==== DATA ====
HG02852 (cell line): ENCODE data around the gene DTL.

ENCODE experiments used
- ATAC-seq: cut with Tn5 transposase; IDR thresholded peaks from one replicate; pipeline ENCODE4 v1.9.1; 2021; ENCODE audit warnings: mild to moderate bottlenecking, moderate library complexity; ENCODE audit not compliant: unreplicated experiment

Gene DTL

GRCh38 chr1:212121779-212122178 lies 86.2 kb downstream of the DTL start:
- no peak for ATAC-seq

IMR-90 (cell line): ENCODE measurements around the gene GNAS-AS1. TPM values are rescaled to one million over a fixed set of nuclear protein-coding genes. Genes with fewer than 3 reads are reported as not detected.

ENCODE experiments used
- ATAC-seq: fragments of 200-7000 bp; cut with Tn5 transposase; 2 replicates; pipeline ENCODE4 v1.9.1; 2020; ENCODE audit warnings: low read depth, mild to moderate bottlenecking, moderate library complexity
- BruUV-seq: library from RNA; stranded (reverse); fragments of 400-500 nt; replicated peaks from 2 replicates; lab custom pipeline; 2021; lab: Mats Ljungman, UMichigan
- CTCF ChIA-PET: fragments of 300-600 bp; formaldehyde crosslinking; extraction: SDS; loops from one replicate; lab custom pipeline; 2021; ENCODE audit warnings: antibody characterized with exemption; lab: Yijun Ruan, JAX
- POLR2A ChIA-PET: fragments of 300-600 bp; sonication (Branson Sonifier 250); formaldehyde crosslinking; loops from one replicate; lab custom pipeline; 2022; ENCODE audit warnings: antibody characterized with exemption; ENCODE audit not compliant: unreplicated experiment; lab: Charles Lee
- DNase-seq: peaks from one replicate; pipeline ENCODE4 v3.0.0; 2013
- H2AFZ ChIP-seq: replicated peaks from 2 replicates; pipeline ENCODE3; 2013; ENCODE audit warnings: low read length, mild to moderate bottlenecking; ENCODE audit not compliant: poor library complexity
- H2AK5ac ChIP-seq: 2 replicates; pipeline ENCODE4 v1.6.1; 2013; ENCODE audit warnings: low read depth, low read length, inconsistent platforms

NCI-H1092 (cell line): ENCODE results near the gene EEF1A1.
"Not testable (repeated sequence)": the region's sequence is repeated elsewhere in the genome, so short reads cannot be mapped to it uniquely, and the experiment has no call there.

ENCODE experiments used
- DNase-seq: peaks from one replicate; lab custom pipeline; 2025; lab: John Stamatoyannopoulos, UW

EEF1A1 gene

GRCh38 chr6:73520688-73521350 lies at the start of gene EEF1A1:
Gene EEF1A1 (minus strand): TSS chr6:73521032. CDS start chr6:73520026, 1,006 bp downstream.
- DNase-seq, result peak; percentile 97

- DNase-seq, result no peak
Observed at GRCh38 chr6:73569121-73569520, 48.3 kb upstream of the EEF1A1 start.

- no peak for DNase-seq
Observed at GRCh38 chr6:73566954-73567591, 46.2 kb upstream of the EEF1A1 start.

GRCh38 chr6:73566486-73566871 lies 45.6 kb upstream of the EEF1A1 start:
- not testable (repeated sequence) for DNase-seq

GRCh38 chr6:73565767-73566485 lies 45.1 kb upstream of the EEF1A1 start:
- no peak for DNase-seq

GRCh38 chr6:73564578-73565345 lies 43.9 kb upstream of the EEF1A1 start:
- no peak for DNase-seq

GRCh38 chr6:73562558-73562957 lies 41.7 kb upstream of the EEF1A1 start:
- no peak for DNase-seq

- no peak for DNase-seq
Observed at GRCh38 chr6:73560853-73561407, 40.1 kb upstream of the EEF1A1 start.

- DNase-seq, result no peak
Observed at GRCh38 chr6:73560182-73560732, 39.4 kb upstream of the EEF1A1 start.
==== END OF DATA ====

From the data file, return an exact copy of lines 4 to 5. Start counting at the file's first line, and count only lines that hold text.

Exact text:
Gene DTL

GRCh38 chr1:212121779-212122178 lies 86.2 kb downstream of the DTL start: